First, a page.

- Ex-Secret Service agent seeking Md. seat: Everyone’s a ‘de facto criminal’ now
- New prosthetic hand technology lets amputees feel again
- Child killed, 4 injured in Idaho elementary school bus crash
- Obama downplays IRS scandal, blames Obamacare rollout on ‘outdated’ agencies
- Pregnancies decline overall, up among older women
- Pentagon plans to destroy Syrian chemical arms on ship at sea
- Paris Metro issues ‘politeness manual’ to improve passengers’ behavior
- Justin Bieber, crew detained at Australian airport in drug search
- Lee Rigby trial: Muslim who machete-hacked soldier calls it ‘humane’ kill
- GM ending Chevy sales in Europe to focus on Opel and Vauxhall
Why such hatred toward America's freedom of religion?
Independent voices from the The Washington Times Communities
Topic - Margaret Sanger
Planned Parenthood lobbyist Alisa Lapolt Snow provoked well-deserved backlash last month for testifying in opposition to Florida legislation HB 1129, which awards infants born alive within the context of abortion the same rights of infants born alive via natural birth.
Her name is Naomi, and she has not yet been born. If mom and dad have guessed correctly, she is about 28 weeks old. The pregnancy growth trackers suggest that Naomi is the size of an eggplant, beginning to breathe on her own, and capable of sucking her own toes.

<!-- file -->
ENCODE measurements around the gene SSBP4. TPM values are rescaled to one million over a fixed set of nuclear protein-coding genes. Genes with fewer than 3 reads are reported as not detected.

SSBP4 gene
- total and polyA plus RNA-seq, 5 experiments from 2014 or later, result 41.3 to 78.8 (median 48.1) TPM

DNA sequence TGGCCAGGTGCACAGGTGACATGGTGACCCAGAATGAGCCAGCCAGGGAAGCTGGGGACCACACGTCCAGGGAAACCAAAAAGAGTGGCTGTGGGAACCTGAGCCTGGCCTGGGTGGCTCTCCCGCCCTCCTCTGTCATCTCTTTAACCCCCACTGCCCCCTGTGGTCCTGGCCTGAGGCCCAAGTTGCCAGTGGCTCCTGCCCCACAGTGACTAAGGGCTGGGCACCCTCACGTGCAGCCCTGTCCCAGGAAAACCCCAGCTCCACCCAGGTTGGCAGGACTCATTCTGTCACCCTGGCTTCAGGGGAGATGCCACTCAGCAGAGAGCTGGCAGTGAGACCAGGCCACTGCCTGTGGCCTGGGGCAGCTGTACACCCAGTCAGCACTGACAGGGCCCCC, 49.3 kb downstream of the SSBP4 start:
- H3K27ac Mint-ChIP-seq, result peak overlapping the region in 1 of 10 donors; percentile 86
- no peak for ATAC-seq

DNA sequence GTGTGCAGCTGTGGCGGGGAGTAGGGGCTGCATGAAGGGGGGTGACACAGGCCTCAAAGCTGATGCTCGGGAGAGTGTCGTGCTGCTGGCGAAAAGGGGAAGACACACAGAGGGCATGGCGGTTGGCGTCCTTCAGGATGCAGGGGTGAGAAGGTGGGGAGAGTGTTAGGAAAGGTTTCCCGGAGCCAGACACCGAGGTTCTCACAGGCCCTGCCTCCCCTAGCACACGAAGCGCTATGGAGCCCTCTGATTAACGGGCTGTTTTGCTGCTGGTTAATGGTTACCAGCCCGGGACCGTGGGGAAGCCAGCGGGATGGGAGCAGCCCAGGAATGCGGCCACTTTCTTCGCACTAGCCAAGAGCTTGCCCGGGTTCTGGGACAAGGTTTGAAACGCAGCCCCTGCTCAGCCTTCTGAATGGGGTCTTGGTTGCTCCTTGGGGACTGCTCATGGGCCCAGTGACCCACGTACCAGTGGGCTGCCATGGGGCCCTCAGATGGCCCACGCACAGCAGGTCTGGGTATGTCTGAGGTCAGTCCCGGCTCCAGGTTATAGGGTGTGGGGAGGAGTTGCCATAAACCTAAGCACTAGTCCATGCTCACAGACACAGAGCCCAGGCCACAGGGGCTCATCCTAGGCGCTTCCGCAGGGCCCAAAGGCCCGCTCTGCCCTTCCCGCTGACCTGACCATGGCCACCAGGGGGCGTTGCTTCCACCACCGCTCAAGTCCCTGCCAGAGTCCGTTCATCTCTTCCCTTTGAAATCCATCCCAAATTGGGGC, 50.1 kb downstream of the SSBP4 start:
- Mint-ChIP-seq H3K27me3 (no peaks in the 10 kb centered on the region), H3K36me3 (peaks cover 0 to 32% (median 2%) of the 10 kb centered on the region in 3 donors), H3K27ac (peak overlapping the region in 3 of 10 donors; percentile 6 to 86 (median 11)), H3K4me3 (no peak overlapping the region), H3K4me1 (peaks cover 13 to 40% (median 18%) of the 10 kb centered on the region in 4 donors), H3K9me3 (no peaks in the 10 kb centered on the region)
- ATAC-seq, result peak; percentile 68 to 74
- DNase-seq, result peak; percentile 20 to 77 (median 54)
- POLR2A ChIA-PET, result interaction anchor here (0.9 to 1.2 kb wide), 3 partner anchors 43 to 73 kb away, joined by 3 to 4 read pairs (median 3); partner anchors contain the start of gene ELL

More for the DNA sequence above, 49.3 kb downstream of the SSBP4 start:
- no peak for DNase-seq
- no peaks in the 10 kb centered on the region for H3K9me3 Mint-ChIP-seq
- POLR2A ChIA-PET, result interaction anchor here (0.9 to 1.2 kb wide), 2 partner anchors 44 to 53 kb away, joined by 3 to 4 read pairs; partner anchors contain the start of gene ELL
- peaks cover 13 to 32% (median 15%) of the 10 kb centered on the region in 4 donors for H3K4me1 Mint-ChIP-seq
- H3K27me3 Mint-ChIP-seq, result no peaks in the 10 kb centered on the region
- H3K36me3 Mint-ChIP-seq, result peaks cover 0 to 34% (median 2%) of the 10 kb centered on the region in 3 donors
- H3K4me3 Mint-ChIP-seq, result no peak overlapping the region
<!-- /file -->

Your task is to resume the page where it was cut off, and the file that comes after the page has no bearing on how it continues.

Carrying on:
Essence magazine claims to have a "motivating message" for black women, and to "speak directly to a black woman's spirit, her heart and her unique concerns."
Missy Reilly Smith, who has paired up with pro-life Democratic presidential candidate Randall Terry to siphon votes from President Obama, isn't about to fall into the rabbit hole and start questioning the president's U.S. citizenship, parentage or even his views on government largesse.
Republican presidential hopeful Mitt Romney's Mormon faith is likely to be a factor in the primary elections, but not the general election, says a Pew Research Center survey released Wednesday.
"A better world awaits the generation that absorbs what women and men have to share about life from a joint perspective. Together, all things are possible." Those words from Karen Staser, founder of the National Women's History Museum, are inspiring. Even so, Ms. Staser's plan runs counter to the idea of creating yet another museum, this time on the National Mall, with the stated lofty goal of highlighting women's history. According to this vision, shouldn't women's history be seen as a part of American history? Countless museums across the county have already highlighted the landmark contributions of women and placed them in historical context.
Sanger once said, "We do not want word to go out that we want to exterminate the Negro population, and the minister is the man who can straighten out that idea if it ever occurs to any of their more rebellious members."